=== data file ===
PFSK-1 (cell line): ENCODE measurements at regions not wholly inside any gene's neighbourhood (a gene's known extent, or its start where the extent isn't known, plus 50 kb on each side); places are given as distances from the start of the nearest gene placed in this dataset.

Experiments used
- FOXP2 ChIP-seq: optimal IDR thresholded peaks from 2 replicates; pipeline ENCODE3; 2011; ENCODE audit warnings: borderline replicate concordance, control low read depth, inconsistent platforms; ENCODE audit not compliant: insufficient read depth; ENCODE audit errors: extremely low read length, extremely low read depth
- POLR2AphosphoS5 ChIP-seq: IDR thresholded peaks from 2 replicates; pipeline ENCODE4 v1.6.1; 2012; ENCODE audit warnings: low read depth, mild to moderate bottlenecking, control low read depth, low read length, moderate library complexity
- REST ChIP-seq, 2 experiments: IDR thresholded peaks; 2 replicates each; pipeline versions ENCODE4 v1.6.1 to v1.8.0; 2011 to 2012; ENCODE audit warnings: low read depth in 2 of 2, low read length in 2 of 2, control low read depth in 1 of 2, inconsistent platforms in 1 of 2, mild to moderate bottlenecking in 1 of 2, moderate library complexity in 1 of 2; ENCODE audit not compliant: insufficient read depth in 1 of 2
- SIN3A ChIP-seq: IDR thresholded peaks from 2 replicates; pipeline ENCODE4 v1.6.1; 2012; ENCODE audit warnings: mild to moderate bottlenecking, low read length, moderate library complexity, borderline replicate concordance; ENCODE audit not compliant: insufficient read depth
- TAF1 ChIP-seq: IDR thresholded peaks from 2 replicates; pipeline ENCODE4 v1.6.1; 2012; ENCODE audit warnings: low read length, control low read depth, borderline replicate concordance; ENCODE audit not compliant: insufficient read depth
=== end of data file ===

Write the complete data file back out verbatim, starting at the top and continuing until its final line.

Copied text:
PFSK-1 (cell line): ENCODE measurements at regions not wholly inside any gene's neighbourhood (a gene's known extent, or its start where the extent isn't known, plus 50 kb on each side); places are given as distances from the start of the nearest gene placed in this dataset.

Experiments used
- FOXP2 ChIP-seq: optimal IDR thresholded peaks from 2 replicates; pipeline ENCODE3; 2011; ENCODE audit warnings: borderline replicate concordance, control low read depth, inconsistent platforms; ENCODE audit not compliant: insufficient read depth; ENCODE audit errors: extremely low read length, extremely low read depth
- POLR2AphosphoS5 ChIP-seq: IDR thresholded peaks from 2 replicates; pipeline ENCODE4 v1.6.1; 2012; ENCODE audit warnings: low read depth, mild to moderate bottlenecking, control low read depth, low read length, moderate library complexity
- REST ChIP-seq, 2 experiments: IDR thresholded peaks; 2 replicates each; pipeline versions ENCODE4 v1.6.1 to v1.8.0; 2011 to 2012; ENCODE audit warnings: low read depth in 2 of 2, low read length in 2 of 2, control low read depth in 1 of 2, inconsistent platforms in 1 of 2, mild to moderate bottlenecking in 1 of 2, moderate library complexity in 1 of 2; ENCODE audit not compliant: insufficient read depth in 1 of 2
- SIN3A ChIP-seq: IDR thresholded peaks from 2 replicates; pipeline ENCODE4 v1.6.1; 2012; ENCODE audit warnings: mild to moderate bottlenecking, low read length, moderate library complexity, borderline replicate concordance; ENCODE audit not compliant: insufficient read depth
- TAF1 ChIP-seq: IDR thresholded peaks from 2 replicates; pipeline ENCODE4 v1.6.1; 2012; ENCODE audit warnings: low read length, control low read depth, borderline replicate concordance; ENCODE audit not compliant: insufficient read depth